Man in glasses talking to friend

Employment law

HIV discrimination and the workplace

A person’s HIV status can be a very personal and private matter and, if disclosed to employers, it should be handled sensitively and with care.

01 December 2021

It’s unfortunate that we still live in a society where people feel like they have to hide their status due to stigma or how they may be perceived. In most circumstances, an employee doesn't have to disclose their status, though this makes it more difficult to bring a claim for discrimination or failure to make reasonable adjustments.

Those living with HIV are considered to be disabled from the point of diagnosis, regardless of their health status.

Can I make a claim for HIV discrimination in the workplace?

The Equality Act 2010 makes it unlawful for an employee to be subject to discrimination, victimisation and harassment in the workplace. This means, amongst other things, that a person shouldn’t be treated less favourably because they possess a certain ‘protected characteristic’. Those with HIV fall under the disability protected characteristic, although may also be discriminated against for other characteristics such as race, gender reassignment or sexual orientation.

Unfortunately, the stigma that surrounds HIV is still present in today’s society, meaning that people still suffer discrimination, harassment, abuse and victimisation in the workplace because they have a positive status. If such acts take place, the protection under the Equality Act allows them to bring a claim in the Employment Tribunal against their employer and individuals who made such comments.

An employer is liable for an act of an employee which is done ‘in the course of employment’, even if they weren’t aware of the act or approve of it. However, employers may try and raise defence that they took reasonable steps to prevent such discriminatory acts.

Should I disclose my HIV status to my employer?

An employer is prohibited from asking pre-employment health questions and this includes questions about a recruits’ HIV status. However, there are permitted reasons where employers can ask health questions, for example, to establish whether the applicant will be able to carry out a function that is intrinsic to the work concerned, such as heavy lifting or carrying large items.

It’s important to note that, by choosing to keep your status private, an employer cannot be held liable for discrimination or a failure to make reasonable adjustments unless they knew, or should have known, about the employee’s disability.

A job applicant or employee has the right to request reasonable adjustments to premises or working practices to help facilitate their specific needs and, if an employer refuses, an employee may have a claim.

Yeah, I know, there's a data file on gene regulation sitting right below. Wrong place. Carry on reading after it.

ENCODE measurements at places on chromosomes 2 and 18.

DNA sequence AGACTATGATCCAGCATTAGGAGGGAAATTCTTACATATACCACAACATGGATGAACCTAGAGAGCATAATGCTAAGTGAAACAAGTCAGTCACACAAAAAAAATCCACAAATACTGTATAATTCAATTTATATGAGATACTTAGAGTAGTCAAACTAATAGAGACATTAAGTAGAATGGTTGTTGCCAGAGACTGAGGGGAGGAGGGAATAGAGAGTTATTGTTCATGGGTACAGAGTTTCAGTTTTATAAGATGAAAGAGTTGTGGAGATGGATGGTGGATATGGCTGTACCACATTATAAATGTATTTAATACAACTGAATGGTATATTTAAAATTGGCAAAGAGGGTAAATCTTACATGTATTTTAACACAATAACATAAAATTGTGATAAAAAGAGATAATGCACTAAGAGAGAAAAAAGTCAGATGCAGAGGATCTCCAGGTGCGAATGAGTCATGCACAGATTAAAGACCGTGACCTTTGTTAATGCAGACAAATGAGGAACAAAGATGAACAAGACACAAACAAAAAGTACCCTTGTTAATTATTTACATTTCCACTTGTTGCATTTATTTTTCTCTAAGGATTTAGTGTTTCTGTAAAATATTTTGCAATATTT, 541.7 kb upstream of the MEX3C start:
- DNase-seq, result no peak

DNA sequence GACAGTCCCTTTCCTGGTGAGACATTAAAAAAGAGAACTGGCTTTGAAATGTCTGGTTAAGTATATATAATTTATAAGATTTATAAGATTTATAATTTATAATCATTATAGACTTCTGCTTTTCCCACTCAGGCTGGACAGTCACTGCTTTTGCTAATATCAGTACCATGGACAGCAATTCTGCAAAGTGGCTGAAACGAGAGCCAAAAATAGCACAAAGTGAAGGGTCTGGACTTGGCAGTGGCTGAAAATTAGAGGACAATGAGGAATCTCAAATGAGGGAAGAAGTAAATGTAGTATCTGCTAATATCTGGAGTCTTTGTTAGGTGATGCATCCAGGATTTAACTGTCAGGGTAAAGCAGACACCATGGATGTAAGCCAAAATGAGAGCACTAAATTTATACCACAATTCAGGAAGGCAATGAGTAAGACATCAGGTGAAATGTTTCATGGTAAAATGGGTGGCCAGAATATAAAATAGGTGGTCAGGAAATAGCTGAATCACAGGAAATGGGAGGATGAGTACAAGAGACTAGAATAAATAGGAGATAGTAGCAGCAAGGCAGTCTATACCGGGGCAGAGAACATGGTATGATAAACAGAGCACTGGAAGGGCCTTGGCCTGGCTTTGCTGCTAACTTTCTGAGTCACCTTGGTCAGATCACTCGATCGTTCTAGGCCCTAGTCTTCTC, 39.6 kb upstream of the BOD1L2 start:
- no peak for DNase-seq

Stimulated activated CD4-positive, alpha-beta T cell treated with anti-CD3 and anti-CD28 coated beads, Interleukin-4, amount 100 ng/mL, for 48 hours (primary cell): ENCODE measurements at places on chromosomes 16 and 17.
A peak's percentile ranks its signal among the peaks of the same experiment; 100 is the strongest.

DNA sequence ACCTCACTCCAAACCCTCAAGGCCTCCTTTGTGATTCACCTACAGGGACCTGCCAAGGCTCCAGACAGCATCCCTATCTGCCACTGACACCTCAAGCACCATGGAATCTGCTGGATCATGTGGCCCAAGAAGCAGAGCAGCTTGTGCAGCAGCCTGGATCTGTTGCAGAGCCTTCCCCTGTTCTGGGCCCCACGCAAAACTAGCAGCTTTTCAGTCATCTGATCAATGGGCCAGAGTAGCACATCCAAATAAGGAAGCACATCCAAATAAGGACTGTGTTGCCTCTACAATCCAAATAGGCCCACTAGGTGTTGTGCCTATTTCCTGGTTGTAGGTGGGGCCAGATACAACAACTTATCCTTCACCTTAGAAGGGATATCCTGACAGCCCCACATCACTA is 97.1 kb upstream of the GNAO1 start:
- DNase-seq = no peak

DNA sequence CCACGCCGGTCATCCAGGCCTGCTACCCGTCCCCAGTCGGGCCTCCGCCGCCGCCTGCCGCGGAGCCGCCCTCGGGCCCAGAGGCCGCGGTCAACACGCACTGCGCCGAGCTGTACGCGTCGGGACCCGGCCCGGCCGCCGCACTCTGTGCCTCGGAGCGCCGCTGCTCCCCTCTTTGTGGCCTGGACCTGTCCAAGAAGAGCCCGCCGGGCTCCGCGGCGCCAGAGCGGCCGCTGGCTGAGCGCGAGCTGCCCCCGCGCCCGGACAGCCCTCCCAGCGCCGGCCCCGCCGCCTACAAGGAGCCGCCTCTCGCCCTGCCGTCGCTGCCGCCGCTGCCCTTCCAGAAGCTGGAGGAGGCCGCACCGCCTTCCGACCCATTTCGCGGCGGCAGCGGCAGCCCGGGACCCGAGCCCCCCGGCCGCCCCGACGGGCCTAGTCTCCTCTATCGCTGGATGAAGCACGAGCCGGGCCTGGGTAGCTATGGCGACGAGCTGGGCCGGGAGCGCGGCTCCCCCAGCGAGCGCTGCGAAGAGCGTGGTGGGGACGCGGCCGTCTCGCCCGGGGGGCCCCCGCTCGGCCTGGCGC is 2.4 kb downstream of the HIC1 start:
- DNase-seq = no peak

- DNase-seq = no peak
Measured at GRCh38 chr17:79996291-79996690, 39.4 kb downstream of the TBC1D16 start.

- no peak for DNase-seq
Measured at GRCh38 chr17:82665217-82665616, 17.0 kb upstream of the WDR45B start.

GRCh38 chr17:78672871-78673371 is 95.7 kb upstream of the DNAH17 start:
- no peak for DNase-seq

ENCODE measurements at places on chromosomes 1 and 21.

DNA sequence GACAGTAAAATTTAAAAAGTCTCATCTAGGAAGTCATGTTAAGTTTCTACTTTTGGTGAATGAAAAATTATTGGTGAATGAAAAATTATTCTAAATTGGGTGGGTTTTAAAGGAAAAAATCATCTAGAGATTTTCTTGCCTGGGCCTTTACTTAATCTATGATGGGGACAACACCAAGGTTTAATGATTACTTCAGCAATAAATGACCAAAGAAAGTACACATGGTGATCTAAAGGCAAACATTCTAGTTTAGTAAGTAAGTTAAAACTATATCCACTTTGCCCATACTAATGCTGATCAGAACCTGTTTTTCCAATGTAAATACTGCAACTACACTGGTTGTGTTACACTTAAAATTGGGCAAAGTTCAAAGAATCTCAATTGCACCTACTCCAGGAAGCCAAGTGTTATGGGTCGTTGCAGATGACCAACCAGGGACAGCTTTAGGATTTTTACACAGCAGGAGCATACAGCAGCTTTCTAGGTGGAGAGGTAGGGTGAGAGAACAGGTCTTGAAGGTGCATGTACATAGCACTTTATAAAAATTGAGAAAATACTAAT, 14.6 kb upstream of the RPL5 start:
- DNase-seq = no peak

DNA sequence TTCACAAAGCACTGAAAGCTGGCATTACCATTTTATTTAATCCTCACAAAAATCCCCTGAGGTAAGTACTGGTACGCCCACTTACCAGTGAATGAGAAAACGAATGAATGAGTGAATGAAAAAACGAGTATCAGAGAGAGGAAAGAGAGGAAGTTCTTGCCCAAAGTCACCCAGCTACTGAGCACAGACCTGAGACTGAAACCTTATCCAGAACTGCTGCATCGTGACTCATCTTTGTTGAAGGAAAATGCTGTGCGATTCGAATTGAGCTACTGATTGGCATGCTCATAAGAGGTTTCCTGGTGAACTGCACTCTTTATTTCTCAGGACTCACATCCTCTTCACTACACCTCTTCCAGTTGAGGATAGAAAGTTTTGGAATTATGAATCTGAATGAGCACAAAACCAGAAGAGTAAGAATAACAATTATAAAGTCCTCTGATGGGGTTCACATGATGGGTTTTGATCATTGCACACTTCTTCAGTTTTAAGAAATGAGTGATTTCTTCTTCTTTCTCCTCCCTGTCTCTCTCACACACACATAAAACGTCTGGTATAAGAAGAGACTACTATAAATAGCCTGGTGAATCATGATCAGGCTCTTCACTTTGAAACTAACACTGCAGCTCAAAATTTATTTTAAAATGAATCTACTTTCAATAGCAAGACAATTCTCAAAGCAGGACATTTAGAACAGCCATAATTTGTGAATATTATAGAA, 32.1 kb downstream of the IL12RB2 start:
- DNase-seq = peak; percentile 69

People living with HIV can review their employer’s disability policy and check that they have health and safety procedures in place. They may want to consider requesting the following adjustments from their employer:

  • Time off work for clinical appointments;
  • Changes in hours worked; and/or
  • Changes to start and finishing times.

How we can help

It’s unacceptable to make people living with HIV feel insignificant and isolated in the workplace and in society in general. If you think that you have suffered or if you know of anyone who has been subjected to discrimination, harassment or victimisation in the workplace based on the information provided above, then please get in touch with one of Slater and Gordon’s employment lawyers who will be able to clarify the strength of your claim and which actions you can take.

Call us on 0330 041 5869. Or, if you prefer, you can contact us via our online form or web chat.

Find out more from our experts
Three friends working round a table
Employment law
Discrimination at work solicitors
There are laws in place to protect you from discrimination at work. Discrimination in the workplace is challenging and you need legal help to put your best interests first. We’re here to support you, guide and help you bring a discrimination compensation claim against your employer.
Mature man with short beard looking out of a window
Workplace discrimination
Victimisation in the workplace
Being victimised at work can be the direct result of an employee making a discrimination complaint against their employer. If you’re an employee that’s experiencing unfair treatment as a consequence of your complaint, it’s important to know what steps you can take to put an end to this behaviour.
Expert guide
Unfair dismissal
Being dismissed from your job is often a distressing experience, but in such circumstances you may have rights to compensation. You may be entitled to be paid through your notice period, or to compensation if your dismissal was unfair. You could be due a redundancy payment, or to be compensated for discrimination. Wrongful dismissal is a contractual claim. This arises where you have been dismissed, and your employer has failed to fulfil their contractual obligations to give you notice of dismissal.
Two women laughing with their friend holding a phone
Employment law
Equality Act 2010
The Equality Act 2010 is intended to protect everyone in our society from being discriminated against because of age, disability, gender reassignment, marriage or civil partnership, pregnancy and maternity, race, religion or belief, sex or sexual orientation.
Search our website
Sorry, we have no results to show
Please try a different search term.
Oops, something went wrong
Please try typing in your search again.
Back to top